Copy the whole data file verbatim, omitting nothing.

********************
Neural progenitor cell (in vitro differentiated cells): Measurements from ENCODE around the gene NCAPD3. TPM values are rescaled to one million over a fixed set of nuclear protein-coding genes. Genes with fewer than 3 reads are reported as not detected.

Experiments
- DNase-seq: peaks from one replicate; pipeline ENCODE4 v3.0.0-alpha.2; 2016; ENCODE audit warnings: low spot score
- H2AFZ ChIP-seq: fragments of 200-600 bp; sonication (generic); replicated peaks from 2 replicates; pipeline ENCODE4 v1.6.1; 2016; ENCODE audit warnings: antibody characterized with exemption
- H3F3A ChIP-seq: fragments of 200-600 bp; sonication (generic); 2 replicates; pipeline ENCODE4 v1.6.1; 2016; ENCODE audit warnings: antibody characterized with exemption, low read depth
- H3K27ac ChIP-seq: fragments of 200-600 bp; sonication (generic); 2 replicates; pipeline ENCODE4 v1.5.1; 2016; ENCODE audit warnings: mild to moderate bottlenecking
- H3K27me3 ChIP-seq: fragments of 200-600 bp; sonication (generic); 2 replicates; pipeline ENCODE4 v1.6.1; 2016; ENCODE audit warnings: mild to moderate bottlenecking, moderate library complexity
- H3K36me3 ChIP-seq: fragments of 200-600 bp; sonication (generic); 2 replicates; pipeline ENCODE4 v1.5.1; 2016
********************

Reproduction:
Neural progenitor cell (in vitro differentiated cells): Measurements from ENCODE around the gene NCAPD3. TPM values are rescaled to one million over a fixed set of nuclear protein-coding genes. Genes with fewer than 3 reads are reported as not detected.

Experiments
- DNase-seq: peaks from one replicate; pipeline ENCODE4 v3.0.0-alpha.2; 2016; ENCODE audit warnings: low spot score
- H2AFZ ChIP-seq: fragments of 200-600 bp; sonication (generic); replicated peaks from 2 replicates; pipeline ENCODE4 v1.6.1; 2016; ENCODE audit warnings: antibody characterized with exemption
- H3F3A ChIP-seq: fragments of 200-600 bp; sonication (generic); 2 replicates; pipeline ENCODE4 v1.6.1; 2016; ENCODE audit warnings: antibody characterized with exemption, low read depth
- H3K27ac ChIP-seq: fragments of 200-600 bp; sonication (generic); 2 replicates; pipeline ENCODE4 v1.5.1; 2016; ENCODE audit warnings: mild to moderate bottlenecking
- H3K27me3 ChIP-seq: fragments of 200-600 bp; sonication (generic); 2 replicates; pipeline ENCODE4 v1.6.1; 2016; ENCODE audit warnings: mild to moderate bottlenecking, moderate library complexity
- H3K36me3 ChIP-seq: fragments of 200-600 bp; sonication (generic); 2 replicates; pipeline ENCODE4 v1.5.1; 2016